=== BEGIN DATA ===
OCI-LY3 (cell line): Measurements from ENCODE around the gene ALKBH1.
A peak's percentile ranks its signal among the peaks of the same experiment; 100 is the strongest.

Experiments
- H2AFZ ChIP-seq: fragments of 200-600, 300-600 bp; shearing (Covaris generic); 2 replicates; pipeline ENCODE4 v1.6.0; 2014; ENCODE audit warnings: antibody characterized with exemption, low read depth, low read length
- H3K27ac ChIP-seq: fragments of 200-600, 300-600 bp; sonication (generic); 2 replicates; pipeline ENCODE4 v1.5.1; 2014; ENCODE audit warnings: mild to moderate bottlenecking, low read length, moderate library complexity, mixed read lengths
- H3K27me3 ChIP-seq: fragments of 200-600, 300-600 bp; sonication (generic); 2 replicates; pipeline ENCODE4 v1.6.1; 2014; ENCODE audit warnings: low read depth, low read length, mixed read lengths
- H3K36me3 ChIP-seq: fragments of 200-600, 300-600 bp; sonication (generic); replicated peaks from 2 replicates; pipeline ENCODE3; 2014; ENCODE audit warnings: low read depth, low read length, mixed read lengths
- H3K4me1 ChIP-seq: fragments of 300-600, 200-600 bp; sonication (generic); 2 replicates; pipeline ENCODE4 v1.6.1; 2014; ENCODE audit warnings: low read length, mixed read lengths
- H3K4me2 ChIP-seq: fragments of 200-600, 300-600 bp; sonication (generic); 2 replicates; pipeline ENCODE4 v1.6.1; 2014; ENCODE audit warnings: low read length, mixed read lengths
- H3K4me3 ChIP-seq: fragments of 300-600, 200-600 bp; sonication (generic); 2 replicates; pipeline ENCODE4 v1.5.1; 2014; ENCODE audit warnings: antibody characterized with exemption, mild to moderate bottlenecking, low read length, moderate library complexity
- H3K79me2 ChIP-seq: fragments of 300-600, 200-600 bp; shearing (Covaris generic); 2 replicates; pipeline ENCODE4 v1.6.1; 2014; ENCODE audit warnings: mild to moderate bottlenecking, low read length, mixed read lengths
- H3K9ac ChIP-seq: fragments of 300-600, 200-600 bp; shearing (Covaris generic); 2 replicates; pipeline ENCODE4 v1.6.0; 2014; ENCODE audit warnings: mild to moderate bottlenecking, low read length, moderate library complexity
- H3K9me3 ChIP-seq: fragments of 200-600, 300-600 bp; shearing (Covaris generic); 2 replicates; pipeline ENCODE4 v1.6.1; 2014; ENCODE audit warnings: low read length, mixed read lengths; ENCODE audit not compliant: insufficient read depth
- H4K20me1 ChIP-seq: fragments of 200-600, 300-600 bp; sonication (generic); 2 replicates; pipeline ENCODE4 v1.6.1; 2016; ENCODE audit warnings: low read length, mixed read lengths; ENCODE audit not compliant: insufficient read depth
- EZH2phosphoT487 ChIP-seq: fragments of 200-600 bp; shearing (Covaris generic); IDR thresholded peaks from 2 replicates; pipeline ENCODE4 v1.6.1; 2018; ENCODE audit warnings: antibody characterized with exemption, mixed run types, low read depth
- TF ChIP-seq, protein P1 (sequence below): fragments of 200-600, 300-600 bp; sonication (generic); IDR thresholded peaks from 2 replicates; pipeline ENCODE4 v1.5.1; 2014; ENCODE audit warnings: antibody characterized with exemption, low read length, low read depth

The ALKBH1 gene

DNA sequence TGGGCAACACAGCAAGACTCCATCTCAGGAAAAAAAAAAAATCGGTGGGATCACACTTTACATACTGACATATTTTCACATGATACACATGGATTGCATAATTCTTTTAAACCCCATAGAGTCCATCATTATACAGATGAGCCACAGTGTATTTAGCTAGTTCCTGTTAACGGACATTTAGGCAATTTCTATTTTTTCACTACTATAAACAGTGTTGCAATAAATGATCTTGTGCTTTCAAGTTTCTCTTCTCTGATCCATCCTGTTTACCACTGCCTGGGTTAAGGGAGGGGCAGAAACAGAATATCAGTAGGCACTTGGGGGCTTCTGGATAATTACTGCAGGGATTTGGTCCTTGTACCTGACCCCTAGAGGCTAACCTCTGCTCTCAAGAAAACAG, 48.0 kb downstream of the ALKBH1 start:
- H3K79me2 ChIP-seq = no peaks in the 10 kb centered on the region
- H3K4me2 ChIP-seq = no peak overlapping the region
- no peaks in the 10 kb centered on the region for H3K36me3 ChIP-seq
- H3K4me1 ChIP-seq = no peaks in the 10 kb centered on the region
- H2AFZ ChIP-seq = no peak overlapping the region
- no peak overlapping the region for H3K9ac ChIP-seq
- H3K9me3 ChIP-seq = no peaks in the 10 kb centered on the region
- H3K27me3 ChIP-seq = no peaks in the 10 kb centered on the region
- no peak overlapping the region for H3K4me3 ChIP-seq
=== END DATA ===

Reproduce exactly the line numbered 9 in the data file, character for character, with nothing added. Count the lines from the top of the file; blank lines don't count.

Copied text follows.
- H3K4me2 ChIP-seq: fragments of 200-600, 300-600 bp; sonication (generic); 2 replicates; pipeline ENCODE4 v1.6.1; 2014; ENCODE audit warnings: low read length, mixed read lengths